Even though you may see your in-ground backyard swimming pool as a hole in the ground that you keep shoveling money into, over time, it will accumulate dirt and debris on the bottom and sides and you will need to vacuum it to clean it. This is easy to do with a pool brush and vacuum head, a vacuum hose, and a telescopic pole. Before you get started, you need to make sure that the filtering system is working properly. You can check the pressure gauge on your pool’s filter to see if it is higher than normal and has meaning it has accumulated sediment and needs to be backwashed. However, just to be on the safe side, backwash your filter using the multiport valve and a backwash hose to purge the filter and get it back to the optimum operating pressure.
To get things started, you need to attach the vacuum head to the telescopic pole that has fittings on one end that are designed to mate to the head.
The telescopic pole is an extendable pole that connects to various pool maintenance attachments. The vacuum head will have a fitting that the end of the pole fits over, inside this cylindrical fitting is a flexible plastic y shaped piece each end having a round button on it. The pole has 2 holes corresponding to these buttons so that when you push the pole over the fitting on the vacuum head and depress the buttons you are able to slide the pole over the fitting and the buttons engage the 2 holes in the pole and the connection is made. The fitting is connected to the vacuum head by a plastic pin that allows it to pivot about 120 degrees so that the head stays flush to the pool’s bottom no matter the angle. At the beginning of the season a few problems can develop here. First, the pin can break or go missing, second the y shaped clip can break or go missing and finally the ears on the fitting that connects to the vacuum head can break. Any, or all, of these will put an end to your project. The solution is to plan ahead and keep a small quantity of these on hand because at the beginning of the season when you are having this problem, everyone else is too. These parts are economical and are available on Amazon from Tech Team Products https://techteamproducts.com/product-category/around-the-home/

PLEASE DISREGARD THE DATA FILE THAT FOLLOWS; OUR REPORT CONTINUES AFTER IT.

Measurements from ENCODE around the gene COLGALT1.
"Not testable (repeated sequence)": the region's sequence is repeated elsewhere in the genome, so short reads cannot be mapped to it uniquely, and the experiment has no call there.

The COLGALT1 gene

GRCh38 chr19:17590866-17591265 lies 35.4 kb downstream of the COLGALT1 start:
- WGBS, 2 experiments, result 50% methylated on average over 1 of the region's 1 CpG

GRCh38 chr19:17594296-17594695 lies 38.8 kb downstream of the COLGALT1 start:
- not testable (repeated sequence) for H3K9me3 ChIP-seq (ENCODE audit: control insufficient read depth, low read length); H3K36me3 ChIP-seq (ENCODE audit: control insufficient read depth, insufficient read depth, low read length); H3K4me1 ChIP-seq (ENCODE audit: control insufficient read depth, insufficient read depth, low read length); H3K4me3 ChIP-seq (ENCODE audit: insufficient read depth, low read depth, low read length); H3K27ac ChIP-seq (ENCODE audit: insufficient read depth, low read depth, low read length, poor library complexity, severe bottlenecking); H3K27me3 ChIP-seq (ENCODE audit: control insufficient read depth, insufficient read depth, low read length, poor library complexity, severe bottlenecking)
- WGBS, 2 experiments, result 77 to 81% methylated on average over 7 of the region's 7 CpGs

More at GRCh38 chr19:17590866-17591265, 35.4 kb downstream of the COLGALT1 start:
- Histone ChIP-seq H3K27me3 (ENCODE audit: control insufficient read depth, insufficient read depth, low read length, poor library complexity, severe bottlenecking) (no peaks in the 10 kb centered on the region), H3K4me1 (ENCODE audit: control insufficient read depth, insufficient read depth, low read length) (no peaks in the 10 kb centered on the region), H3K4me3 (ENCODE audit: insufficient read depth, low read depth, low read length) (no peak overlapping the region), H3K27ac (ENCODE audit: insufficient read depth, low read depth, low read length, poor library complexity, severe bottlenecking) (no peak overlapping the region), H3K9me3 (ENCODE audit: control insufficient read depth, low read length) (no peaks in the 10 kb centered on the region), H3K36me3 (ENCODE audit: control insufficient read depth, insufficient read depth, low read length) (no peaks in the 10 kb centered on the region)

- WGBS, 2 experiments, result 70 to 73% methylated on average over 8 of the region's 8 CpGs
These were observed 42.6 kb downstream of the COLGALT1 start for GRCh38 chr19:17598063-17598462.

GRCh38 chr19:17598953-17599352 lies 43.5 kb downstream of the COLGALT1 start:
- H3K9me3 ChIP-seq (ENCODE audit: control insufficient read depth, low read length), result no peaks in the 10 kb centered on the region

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Make sure the hose is long enough that you will be able to walk around the perimeter of your pool and cover all the surface area of the bottom of the pool.
A pool vacuum head is a simple part that has a fitting to connect a pole and a cylindrical nipple for the hose that sticks up from the head that you push the hose onto. Once you connect the hose make sure the hose is long enough that you will be able to walk around the perimeter of your pool and cover all the surface area of the bottom of the pool. Now prime the hose by holding the pole and extend it so it is long enough to reach the bottom and push the vacuum head down slowly into the pool until it reaches the bottom. Start at a part of the pool near a return jet and place the open end of the hose over the jet so it covers the jet stream. Watch the bubbles coming up from the vacuum head at the bottom of the pool and remove the hose from the jet when bubbles stop. Keep the open end of the hose in the water yet or you might end up losing the prime. Take the basket out of the skimmer and this will expose the skimmer’s suction hole that you need to use to vacuum your pool. Now attach the skimmer vacuum plate to the open end of the hose. This is a plate that is specifically designed to go on the end of the hose and then cover the pool skimmer’s suction hole to make a secure connection. If there is a second skimmer, make sure that it is blocked so that you get maximum suction. Now, with the filter running and set to the filter setting, place the vacuum plate over the hole in the bottom of the skimmer and you are ready to start. The suction will hold the vacuum plate in place. Go slow and steady so you don’t stir up debris and overlap your strokes, so you don’t miss any sections. If you start kicking up clouds up the water, stop and wait for 1-2 hours to let the debris settle before continuing to vacuum.
Take note of the pressure on the filter’s gage before you start to vacuum. If it rises more than 5-8 psi, stop and backwash the filter before continuing.